These are the steps I took to migrate a Debian installation from an old computer to a new one. I took out the old SSD, and connected it via an external enclosure to the new computer, and booted via a live USB.
The next step is to copy over the entire disk from the old SSD to the new one. Because we will copy everything, even the partitions’ UUIDs will remain the same and no extra steps should be necessary apart from adjusting some partition sizes. Be very careful with the output and input devices. In my case the old SSD is connected as the external drive
/dev/sdb and the new one is
$ sudo dd if=/dev/sdb of=/dev/nvme0n1 bs=4K status=progress
Refresh the partition table:
$ sudo partprobe
/dev/nvme0n1p3to fill the entire partition using
$ sudo cryptsetup --token-only open /dev/nvme0n1p3 new-root $ sudo cryptsetup resize --token-only new-root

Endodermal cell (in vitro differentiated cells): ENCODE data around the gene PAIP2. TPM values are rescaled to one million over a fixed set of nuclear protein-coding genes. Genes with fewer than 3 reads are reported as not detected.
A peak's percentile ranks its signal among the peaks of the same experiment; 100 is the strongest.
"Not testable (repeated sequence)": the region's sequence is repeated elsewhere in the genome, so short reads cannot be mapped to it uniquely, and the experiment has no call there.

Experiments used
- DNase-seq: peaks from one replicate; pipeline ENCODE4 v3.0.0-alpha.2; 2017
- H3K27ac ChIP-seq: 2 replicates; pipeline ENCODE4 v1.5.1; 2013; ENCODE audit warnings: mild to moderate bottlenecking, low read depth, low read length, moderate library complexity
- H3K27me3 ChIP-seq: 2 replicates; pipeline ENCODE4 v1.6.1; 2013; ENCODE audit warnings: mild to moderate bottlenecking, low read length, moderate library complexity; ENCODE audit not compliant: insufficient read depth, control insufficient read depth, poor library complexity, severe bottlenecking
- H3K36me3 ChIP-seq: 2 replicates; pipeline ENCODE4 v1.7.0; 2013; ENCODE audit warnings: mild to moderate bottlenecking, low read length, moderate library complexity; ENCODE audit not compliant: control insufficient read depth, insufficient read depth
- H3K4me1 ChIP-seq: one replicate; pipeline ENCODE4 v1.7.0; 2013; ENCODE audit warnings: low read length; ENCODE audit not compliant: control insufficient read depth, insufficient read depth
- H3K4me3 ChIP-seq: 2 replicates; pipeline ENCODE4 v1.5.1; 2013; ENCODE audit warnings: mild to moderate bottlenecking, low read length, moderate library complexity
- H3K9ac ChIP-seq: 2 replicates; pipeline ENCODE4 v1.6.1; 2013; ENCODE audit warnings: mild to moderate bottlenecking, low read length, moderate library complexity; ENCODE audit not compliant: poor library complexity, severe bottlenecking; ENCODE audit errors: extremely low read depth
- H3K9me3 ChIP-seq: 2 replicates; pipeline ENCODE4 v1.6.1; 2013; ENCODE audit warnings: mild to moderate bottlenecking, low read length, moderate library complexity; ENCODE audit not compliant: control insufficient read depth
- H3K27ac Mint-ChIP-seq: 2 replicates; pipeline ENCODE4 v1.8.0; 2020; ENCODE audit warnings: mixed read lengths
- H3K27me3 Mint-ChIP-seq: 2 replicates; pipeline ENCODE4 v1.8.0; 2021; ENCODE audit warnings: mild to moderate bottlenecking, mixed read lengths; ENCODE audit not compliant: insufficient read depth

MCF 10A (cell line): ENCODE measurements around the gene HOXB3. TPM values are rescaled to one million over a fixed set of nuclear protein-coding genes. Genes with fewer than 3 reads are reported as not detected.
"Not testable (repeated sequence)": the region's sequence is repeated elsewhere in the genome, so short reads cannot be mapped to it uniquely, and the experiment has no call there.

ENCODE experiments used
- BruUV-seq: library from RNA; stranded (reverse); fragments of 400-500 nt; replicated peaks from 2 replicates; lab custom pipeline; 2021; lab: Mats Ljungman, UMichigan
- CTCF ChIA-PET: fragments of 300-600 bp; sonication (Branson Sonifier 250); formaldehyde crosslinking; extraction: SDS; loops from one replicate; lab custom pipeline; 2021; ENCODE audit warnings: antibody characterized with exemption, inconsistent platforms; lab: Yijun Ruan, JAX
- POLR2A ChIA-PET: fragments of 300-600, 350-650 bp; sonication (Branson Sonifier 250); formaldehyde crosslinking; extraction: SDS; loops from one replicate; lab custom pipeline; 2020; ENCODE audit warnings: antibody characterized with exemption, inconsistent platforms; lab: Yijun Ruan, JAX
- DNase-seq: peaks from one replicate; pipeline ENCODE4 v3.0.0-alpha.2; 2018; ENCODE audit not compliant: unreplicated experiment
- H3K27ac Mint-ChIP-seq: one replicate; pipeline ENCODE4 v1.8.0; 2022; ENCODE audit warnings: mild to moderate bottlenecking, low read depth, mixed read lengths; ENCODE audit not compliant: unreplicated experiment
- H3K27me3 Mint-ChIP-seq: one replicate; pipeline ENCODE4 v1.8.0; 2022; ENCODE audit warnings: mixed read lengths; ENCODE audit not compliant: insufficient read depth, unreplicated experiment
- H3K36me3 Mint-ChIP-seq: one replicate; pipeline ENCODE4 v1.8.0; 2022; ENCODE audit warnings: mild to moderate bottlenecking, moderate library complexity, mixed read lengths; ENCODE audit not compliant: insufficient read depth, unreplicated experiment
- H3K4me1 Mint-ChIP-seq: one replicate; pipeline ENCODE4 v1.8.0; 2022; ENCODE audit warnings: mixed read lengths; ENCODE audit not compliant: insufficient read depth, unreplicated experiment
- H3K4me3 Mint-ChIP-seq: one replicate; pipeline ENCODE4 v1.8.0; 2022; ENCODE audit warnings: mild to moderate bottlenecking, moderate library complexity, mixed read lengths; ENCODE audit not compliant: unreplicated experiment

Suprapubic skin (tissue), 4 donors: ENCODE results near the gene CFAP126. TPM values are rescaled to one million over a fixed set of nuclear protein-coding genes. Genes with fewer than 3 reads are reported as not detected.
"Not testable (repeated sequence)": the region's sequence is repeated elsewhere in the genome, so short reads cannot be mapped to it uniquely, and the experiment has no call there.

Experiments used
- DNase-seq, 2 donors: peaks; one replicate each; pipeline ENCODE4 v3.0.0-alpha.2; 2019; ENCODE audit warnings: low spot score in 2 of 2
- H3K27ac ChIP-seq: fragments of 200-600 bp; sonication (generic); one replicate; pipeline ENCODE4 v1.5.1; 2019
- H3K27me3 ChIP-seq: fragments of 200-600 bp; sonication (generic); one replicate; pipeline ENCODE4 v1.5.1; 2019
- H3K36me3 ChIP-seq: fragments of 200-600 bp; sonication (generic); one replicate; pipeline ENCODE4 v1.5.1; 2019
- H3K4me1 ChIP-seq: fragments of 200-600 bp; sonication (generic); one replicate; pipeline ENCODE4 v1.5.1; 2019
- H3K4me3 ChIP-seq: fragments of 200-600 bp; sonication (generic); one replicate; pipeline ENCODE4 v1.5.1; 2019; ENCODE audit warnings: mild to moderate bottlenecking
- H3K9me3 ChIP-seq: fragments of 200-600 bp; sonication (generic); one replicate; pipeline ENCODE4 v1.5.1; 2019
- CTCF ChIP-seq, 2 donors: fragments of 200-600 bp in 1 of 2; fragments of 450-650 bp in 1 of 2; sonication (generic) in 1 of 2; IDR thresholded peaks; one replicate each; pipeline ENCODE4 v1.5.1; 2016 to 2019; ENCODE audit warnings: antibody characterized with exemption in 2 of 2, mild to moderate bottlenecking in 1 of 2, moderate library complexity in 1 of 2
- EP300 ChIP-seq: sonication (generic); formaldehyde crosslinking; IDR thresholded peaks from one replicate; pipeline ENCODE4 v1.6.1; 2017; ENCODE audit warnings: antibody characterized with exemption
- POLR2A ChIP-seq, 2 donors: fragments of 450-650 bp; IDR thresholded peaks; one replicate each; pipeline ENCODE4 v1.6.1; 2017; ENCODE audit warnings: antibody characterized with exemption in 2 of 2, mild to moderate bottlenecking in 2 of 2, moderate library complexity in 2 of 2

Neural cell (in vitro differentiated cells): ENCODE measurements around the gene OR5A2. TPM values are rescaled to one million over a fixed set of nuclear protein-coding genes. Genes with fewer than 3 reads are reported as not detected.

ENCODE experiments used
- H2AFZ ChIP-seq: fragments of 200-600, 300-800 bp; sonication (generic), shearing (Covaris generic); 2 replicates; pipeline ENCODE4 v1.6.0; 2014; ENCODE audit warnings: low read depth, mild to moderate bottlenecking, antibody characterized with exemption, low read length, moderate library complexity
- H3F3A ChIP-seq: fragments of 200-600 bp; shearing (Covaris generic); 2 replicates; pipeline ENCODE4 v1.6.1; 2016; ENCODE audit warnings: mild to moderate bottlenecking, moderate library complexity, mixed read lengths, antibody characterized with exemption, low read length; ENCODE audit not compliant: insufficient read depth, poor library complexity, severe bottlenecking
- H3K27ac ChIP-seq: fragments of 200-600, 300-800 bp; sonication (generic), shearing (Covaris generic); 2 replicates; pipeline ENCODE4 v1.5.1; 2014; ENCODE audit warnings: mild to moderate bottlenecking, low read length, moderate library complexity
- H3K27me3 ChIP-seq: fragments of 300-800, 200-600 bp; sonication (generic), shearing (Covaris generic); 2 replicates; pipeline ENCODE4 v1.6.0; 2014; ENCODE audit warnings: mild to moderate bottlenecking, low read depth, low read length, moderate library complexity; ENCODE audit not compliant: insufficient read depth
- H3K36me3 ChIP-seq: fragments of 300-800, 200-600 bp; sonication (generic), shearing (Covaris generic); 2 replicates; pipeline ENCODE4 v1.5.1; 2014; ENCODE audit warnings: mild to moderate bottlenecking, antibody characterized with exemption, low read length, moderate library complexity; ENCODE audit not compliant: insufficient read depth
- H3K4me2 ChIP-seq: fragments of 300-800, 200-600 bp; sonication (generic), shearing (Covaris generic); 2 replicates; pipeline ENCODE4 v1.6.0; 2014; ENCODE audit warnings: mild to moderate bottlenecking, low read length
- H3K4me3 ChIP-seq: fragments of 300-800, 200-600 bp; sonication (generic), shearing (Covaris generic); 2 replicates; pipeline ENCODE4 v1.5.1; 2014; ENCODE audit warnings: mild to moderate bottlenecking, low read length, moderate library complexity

(you can omit
--token-only if you don’t use a Yubikey to unlock the drive).
Mount the btrfs root file system and resize it:
$ sudo mount -t btrfs /dev/mapper/new-root /mnt $ sudo btrfs filesystem resize max /mnt
Now you are ready to reboot into the new system.
Reencrypt the LUKS partition
Moving to a new SSD is also a good opportunity to rotate the master key of the LUKS encrypted root partition. This can be done while the disk is online and mounted, and takes some time.
The reencryption implementation doesn’t properly support FIDO2 keys for unlocking. We would have to delete those and re-register the keys afterwards. Select a key slot with a passphrase and pass it using the
--key-slot parameter. You can check which key-slot is in use using
$ sudo cryptsetup reencrypt /dev/nvme0n1p3 --key-slot 1
Once done, re-enroll any FIDO2 keys you have by running the following command for each key:
$ sudo systemd-cryptenroll /dev/nvme0n1p3 --fido2-device=auto --fido2-with-client-pin=yes
Enabling Secure Boot
Initially, I had problems with Secure Boot refusing to boot the new installation. They were resolved by reinstalling
grub-efi-amd64-signed. Additionally, I had to enable “Allow Microsoft 3rd Party UEFI CA” in the Secure Boot settings of the UEFI: